#1: “Hey, you’re all right”

Part one of an irregular series on songs I love. Today, ‘Thunder Road’ by Bruce Springsteen.

Mary “ain’t a beauty”; I can imagine many women smile ruefully, self-deprecatingly, at this lyric, the same way I do (I wrote about my similar adolescent reaction to a line in ‘Chelsea Hotel #2’ in my reflection on the death of Leonard Cohen last year). Reportedly, America’s own sweetheart Actual Movie Star Julia Roberts is one of them, which perhaps goes to show how deeply internalised feminine insecurity about appearance can be. Additionally, Mary “ain’t that young anymore,” but she dances “like a vision”, and hey — she’s all right. Per the last stanza, she’s also a graduate who habitually sends boys away (although perhaps not before giving them a ride first— she’s had lovers, plural).

To hear Bruce tell it, Mary spends a lot of time moping over old romances with an almost religious fervour (“you can […] study your pain, make crosses from your lovers”), and “praying in vain for a saviour to rise from these streets,” although whether that’s personal saviour or a general one is less clear. Either way, that’s not Bruce — he’s “no hero” — but damn it, Mary, he wants to shake the dust of this crummy little town off his feet and see the world, and he knows you’re scared, but you’ve got “one last chance to make it real,” you can “make it good somehow”, so “climb in back” (this later gets upgraded to the front seat, perhaps to sweeten the deal) and let’s go, we’re going to Heaven, or the Promised Land, or anywhere, as long as it’s far away from this “town full of losers”.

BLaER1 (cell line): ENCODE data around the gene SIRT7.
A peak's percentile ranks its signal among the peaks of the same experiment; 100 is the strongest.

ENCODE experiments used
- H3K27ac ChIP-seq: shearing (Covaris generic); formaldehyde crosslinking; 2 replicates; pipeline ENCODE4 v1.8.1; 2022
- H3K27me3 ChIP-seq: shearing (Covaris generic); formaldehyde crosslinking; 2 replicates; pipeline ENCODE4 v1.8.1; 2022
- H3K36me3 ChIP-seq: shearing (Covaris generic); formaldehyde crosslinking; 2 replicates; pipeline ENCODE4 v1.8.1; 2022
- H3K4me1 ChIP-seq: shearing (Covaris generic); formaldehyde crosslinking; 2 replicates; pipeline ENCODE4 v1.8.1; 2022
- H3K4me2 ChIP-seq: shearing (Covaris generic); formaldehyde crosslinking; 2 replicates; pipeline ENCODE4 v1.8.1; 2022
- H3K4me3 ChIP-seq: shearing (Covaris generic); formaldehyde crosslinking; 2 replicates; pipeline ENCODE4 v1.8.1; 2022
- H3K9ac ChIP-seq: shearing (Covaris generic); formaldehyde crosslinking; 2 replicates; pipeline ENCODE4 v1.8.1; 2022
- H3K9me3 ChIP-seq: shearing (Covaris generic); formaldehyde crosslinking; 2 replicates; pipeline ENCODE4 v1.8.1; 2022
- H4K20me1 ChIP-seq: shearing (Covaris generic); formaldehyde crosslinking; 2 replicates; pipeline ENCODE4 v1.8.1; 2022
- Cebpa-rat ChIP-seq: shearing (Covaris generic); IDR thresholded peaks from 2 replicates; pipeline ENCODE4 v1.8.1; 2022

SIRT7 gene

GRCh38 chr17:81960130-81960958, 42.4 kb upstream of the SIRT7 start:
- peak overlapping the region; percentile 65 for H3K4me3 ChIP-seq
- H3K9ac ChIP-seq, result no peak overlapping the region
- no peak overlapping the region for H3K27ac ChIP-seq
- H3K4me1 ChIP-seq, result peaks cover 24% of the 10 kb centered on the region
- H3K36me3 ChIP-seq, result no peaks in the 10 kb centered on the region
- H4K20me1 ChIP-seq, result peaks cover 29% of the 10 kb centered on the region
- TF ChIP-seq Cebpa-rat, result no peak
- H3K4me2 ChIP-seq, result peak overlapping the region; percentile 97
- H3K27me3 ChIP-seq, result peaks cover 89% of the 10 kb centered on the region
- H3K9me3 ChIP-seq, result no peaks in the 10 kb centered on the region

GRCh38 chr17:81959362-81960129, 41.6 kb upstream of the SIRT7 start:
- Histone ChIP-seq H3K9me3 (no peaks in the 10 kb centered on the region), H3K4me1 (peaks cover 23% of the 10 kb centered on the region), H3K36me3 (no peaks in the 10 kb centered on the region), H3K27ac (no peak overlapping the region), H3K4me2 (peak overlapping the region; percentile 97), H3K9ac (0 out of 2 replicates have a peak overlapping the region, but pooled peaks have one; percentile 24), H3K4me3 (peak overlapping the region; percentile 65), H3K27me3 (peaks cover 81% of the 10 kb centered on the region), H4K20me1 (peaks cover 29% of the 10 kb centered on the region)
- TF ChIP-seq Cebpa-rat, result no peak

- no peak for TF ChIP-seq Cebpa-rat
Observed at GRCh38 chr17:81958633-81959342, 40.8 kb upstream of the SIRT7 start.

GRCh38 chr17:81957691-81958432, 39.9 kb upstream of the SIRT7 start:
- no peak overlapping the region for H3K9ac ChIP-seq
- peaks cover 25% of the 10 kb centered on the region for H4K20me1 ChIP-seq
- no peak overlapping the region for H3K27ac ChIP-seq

I think even the staunchest fan of the Boss would have to admit that his Wendys and Marys and Janes can come across as interchangeable ciphers, but there’s something a little more fleshed-out about this faded, reluctant Mary than some of the others. This is, ostensibly, a seduction song — “don’t turn me home,” Bruce serenades her, “I want you only,” as he tries, like a low-rent Romeo, to persuade Mary to turn off her radio, climb down from her front porch and get into his car — but there’s more than a touch of desperation to it: “the lonely — hey, that’s me,” he admits, and “I just can’t face myself alone again”. There’s a sense that what’s being offered here is less a love for the ages, and more a chance for two lost souls to find something together on the road.

Mary, please step off your porch. Don’t get trapped underneath your covers with thoughts of the past. Don’t spend another night listening to the roaring engines and shouts of boys who don’t stick around until morning. Climb in. Let the wind blow back your hair. Show a little faith, there’s magic in the night — he ain’t a hero, but hey, he’s all right. I know it’s late, but we can make it if we run. Sit tight. Take hold. Thunder Road.

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